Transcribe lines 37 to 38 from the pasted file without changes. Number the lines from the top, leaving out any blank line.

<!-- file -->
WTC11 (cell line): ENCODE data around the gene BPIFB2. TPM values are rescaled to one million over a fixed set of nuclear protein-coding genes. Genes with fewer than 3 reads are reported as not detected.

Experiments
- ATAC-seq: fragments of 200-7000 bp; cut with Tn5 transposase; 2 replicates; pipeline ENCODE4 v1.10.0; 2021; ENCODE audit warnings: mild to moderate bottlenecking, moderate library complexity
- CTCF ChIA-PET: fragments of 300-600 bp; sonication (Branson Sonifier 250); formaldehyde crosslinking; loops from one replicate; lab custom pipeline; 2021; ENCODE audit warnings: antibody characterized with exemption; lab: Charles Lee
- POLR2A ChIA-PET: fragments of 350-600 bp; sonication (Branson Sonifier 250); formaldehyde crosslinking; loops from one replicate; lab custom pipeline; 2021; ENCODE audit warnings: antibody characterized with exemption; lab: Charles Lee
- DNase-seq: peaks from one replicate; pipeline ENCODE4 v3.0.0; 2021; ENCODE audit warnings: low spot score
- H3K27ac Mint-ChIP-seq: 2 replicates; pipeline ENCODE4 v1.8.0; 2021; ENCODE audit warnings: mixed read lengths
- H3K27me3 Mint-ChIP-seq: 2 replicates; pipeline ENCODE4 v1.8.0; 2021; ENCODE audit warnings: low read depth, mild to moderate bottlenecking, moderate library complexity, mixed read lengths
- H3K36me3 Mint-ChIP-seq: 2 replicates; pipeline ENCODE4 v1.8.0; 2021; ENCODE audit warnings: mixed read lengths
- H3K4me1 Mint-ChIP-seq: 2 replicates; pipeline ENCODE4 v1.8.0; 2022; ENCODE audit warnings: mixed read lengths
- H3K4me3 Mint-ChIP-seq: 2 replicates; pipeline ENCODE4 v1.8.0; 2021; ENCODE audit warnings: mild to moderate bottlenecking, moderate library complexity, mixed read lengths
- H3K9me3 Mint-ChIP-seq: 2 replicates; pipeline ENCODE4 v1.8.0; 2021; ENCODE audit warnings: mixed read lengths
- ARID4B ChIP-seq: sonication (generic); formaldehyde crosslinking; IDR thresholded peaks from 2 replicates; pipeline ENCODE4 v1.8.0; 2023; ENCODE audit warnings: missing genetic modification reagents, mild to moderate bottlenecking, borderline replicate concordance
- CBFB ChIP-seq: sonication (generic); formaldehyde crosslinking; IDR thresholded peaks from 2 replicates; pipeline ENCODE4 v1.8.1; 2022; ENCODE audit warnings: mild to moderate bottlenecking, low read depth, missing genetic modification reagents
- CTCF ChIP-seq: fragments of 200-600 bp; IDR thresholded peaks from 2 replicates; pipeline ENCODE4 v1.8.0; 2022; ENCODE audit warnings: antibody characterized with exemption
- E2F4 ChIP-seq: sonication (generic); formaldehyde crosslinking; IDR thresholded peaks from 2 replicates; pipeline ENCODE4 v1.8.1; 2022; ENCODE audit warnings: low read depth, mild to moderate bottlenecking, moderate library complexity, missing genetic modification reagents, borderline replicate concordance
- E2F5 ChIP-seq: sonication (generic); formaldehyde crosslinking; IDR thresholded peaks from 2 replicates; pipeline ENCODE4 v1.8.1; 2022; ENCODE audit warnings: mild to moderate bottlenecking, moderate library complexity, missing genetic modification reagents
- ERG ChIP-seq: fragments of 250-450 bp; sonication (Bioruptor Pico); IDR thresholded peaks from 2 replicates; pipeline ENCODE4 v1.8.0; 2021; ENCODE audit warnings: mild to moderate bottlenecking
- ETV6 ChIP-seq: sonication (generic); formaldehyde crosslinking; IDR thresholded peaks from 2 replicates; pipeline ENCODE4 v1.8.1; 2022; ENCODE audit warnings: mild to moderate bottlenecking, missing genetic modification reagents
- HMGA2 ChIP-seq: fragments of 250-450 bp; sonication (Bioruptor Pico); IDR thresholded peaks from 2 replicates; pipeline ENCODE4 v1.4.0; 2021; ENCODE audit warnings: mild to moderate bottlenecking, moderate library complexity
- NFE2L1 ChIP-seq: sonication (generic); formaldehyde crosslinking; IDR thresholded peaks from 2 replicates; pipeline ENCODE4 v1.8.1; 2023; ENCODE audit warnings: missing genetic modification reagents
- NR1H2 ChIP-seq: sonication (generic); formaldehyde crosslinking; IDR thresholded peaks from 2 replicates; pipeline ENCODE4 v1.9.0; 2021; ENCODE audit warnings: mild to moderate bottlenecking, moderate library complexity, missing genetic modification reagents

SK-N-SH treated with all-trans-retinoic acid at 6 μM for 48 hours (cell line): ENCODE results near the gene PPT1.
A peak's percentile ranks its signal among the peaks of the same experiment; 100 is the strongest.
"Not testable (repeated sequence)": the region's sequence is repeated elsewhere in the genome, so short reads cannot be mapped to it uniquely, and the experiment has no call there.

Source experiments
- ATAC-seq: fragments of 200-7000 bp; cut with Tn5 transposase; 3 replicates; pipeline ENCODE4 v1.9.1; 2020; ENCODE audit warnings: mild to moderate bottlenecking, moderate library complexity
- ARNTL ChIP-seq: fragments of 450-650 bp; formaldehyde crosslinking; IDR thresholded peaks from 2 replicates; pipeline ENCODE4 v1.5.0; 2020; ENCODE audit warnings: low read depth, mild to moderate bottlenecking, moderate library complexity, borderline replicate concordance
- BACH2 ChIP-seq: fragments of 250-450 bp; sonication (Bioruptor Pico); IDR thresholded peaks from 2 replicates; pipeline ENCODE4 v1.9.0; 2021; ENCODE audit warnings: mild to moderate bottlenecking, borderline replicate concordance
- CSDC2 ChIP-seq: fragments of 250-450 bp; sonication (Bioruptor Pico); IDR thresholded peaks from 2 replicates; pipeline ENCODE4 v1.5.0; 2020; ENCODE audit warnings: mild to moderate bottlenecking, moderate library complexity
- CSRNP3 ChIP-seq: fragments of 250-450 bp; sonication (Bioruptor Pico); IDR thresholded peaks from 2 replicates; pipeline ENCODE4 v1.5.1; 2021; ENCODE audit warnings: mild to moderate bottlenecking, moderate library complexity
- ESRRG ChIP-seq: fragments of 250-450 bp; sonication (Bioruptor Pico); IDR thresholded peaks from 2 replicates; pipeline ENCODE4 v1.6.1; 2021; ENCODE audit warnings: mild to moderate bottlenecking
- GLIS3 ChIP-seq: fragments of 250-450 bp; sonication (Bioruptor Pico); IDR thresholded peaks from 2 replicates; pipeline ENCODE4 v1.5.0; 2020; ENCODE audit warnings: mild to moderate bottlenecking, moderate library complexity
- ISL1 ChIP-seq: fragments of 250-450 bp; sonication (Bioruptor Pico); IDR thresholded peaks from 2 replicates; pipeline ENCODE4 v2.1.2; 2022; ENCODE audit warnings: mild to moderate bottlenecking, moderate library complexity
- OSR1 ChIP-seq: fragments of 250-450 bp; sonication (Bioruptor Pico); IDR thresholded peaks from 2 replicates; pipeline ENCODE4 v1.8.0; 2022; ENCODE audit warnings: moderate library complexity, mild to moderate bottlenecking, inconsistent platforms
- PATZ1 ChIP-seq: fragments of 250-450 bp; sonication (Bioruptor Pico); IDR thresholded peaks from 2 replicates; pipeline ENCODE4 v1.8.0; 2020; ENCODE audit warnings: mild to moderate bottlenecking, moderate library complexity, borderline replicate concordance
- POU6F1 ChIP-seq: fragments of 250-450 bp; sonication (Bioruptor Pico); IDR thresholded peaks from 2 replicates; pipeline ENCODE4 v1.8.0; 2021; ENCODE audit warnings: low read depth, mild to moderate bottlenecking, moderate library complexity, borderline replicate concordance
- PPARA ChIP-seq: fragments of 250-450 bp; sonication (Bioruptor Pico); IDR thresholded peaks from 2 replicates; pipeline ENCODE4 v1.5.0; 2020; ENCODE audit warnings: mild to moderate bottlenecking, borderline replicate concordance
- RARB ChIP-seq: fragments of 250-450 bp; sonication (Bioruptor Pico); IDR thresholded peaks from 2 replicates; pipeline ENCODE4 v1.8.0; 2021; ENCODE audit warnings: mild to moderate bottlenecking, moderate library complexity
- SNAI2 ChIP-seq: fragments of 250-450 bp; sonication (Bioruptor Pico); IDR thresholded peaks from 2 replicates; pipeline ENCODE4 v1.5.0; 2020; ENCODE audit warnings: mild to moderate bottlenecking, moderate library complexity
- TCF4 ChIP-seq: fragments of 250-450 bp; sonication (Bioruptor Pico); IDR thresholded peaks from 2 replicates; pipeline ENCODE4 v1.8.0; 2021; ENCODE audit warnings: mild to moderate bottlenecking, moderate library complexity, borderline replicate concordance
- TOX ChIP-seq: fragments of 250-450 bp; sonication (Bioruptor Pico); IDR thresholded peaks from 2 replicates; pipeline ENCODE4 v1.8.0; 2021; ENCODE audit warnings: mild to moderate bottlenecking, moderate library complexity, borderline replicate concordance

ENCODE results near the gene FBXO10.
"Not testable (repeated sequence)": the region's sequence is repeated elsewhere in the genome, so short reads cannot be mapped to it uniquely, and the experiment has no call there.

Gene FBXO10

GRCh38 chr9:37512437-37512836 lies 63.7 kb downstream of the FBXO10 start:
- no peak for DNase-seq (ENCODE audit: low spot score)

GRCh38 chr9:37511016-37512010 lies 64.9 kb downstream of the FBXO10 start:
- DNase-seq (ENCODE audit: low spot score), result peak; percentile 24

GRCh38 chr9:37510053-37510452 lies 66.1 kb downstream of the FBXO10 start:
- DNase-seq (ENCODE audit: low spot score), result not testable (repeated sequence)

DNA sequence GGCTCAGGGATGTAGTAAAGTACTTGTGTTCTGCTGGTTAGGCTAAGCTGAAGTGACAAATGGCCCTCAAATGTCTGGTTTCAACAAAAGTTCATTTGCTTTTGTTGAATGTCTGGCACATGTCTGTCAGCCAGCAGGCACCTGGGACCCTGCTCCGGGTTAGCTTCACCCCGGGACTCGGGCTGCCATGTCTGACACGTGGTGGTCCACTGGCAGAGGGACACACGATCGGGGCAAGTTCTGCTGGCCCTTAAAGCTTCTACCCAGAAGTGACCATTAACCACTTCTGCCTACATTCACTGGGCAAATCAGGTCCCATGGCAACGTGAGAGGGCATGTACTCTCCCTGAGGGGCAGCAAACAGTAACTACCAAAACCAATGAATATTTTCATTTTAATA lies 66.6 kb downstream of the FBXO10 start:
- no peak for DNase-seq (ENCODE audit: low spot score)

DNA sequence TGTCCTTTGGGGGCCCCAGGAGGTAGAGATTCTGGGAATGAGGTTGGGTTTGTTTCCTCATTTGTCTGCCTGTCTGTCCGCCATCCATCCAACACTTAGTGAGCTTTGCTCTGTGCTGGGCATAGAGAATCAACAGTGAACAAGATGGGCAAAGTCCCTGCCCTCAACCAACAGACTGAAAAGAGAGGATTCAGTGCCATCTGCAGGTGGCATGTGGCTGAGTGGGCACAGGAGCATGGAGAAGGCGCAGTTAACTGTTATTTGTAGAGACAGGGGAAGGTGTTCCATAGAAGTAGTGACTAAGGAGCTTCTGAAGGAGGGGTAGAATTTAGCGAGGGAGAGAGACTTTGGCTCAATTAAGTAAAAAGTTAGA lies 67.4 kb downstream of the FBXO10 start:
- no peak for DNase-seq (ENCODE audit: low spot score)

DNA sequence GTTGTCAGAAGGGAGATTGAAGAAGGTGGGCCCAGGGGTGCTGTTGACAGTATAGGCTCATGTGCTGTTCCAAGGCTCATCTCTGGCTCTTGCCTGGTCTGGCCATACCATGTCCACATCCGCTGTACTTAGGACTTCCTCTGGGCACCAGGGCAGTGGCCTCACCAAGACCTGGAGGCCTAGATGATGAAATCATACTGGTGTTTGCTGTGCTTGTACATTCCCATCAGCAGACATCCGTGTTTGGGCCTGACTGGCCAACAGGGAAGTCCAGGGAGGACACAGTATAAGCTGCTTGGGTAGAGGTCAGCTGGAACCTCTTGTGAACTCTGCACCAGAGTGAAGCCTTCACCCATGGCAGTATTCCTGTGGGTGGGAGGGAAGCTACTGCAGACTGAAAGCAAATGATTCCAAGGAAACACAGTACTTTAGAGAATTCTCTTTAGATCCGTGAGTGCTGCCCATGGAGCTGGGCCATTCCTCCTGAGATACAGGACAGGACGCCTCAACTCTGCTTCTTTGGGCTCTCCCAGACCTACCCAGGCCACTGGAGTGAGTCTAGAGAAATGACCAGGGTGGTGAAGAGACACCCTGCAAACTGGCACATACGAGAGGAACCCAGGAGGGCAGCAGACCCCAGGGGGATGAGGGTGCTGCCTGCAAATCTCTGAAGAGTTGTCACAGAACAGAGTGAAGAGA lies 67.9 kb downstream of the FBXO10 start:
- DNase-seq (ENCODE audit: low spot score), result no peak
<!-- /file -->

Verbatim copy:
- POU6F1 ChIP-seq: fragments of 250-450 bp; sonication (Bioruptor Pico); IDR thresholded peaks from 2 replicates; pipeline ENCODE4 v1.8.0; 2021; ENCODE audit warnings: low read depth, mild to moderate bottlenecking, moderate library complexity, borderline replicate concordance
- PPARA ChIP-seq: fragments of 250-450 bp; sonication (Bioruptor Pico); IDR thresholded peaks from 2 replicates; pipeline ENCODE4 v1.5.0; 2020; ENCODE audit warnings: mild to moderate bottlenecking, borderline replicate concordance